In 1985, The Community Foundation convened the Commission on Child and Infant Health to address alarmingly high infant mortality rates in New Haven, particularly among African Americans.
The collaboration between health officials, community leaders and child care advocates provided the base for The Community Foundation’s application for federal funding for a Healthy Start program in New Haven.
The program received its first grant and was launched in 1997. To this day, New Haven Healthy Start is one of only two Healthy Start programs in the country to be part of a community foundation.
Since its inception, New Haven Healthy Start has has successfully implemented all core services for a federal Healthy Start program. It has received $28.3 million in federal grant funding, most recently a $5.4 million award to support the program from 2019 to 2024.
In 25 years of New Haven Healthy Start . . .
- More than 19,600 pregnant women have received care coordination services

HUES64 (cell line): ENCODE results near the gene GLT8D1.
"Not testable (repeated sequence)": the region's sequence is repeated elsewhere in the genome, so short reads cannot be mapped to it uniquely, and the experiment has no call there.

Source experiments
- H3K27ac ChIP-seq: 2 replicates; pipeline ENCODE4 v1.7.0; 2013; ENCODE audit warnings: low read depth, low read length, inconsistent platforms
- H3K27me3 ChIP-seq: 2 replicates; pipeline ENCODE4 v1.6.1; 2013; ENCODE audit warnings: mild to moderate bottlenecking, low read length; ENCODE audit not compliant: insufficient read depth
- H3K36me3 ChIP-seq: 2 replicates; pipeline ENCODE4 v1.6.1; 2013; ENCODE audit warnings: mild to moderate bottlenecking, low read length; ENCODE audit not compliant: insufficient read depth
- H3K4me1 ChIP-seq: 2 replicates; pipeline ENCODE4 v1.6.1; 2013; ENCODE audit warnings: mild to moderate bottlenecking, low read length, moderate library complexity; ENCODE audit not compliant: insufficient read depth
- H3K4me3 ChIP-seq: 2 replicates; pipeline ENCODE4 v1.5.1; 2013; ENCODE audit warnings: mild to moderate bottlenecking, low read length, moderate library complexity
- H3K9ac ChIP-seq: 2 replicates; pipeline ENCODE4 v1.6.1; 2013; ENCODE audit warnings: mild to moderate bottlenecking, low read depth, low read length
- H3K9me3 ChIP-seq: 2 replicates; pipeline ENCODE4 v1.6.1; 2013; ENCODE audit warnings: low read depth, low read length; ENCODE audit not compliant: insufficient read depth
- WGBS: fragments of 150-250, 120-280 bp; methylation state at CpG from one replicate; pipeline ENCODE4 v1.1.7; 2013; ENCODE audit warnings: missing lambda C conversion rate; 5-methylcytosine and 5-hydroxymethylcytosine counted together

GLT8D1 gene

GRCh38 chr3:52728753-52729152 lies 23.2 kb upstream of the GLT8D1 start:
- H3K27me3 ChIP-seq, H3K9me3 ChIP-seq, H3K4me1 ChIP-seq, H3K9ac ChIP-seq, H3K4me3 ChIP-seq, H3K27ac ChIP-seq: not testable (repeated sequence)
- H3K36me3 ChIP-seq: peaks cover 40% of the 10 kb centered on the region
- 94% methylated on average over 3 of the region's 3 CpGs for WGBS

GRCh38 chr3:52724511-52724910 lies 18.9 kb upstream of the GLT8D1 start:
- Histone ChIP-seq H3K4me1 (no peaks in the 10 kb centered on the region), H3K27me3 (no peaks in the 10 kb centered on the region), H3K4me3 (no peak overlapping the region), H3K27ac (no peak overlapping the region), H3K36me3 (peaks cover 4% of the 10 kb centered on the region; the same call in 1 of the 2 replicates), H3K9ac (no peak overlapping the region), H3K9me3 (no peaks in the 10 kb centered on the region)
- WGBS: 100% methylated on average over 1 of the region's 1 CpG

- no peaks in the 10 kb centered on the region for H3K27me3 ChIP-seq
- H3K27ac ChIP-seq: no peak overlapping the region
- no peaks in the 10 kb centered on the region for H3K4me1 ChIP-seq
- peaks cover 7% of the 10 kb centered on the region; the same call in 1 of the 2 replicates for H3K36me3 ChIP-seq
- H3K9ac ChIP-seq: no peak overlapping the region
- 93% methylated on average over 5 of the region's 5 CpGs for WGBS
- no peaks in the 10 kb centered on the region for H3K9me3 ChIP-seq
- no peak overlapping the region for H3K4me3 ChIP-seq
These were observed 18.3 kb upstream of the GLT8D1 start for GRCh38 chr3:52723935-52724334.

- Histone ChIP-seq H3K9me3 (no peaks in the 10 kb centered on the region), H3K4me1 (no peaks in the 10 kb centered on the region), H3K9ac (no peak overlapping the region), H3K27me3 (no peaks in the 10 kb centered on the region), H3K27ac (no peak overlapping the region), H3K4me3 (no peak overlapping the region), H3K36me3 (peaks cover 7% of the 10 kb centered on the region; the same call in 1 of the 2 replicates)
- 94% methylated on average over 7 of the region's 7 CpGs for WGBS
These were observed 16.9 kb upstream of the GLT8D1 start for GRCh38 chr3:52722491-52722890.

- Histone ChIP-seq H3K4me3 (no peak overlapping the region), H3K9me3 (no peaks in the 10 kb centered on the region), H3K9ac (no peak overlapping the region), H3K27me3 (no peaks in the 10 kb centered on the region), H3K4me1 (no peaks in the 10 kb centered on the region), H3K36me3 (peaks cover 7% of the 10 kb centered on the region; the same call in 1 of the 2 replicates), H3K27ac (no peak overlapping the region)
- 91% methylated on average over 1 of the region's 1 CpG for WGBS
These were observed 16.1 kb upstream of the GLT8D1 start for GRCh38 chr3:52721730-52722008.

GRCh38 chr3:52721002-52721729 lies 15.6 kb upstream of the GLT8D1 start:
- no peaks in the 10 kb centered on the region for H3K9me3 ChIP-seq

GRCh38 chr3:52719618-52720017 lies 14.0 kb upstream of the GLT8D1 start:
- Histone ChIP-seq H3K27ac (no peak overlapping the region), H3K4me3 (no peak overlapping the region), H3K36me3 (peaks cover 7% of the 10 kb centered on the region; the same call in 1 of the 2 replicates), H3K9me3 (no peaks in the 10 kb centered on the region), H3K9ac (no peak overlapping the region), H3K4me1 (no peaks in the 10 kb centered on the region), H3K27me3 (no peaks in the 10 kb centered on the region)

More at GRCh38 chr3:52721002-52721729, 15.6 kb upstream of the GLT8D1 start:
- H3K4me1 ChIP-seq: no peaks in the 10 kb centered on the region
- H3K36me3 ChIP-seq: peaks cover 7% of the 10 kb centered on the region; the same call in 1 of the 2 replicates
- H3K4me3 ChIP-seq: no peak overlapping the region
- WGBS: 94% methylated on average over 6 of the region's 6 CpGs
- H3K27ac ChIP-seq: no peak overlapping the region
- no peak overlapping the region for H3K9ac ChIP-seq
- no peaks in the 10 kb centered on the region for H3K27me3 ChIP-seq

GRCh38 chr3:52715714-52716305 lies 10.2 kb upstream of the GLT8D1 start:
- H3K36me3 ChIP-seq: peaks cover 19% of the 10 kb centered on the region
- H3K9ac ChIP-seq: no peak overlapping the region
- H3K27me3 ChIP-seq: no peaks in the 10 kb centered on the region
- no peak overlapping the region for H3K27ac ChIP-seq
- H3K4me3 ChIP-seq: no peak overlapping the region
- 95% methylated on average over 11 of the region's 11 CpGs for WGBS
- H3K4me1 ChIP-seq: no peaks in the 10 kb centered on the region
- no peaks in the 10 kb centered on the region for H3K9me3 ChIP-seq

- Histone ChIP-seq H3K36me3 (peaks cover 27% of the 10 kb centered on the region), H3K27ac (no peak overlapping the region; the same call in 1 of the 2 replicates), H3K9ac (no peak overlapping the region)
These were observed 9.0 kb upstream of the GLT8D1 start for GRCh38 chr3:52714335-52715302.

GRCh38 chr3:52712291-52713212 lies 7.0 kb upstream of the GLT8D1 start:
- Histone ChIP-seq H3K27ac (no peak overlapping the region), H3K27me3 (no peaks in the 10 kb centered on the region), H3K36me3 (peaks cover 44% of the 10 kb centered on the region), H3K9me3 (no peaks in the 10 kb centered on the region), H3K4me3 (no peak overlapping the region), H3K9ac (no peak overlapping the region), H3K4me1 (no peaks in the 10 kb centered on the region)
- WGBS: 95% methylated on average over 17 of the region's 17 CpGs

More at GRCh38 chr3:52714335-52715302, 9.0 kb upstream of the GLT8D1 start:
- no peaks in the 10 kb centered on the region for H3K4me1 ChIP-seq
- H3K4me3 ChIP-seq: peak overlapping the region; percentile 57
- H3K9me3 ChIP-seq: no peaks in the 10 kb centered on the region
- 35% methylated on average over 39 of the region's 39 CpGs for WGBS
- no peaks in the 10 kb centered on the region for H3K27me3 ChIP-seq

- More than 11,500 infants have secured medical homes in primary care centers
- Infant mortality rates in New Haven have dropped by more than half.
- All prenatal women enrolled in NHHS have received comprehensive risk assessments
- The Consortium has increased partner and participant engagement
Prior to New Haven Healthy Start, one out of 50 babies in New Haven died within their first year of birth, an Infant Mortality Rate (IMR) of more than 20 deaths per 1,000 live births. The IMR was 79% higher than the state average and 64% higher than the national average.
The IMR in New Haven has fallen to 7 deaths per 1,000 live births. For New Haven Healthy Start babies, the IMR is 4.5 deaths per 1,000 live births, or one out of 222.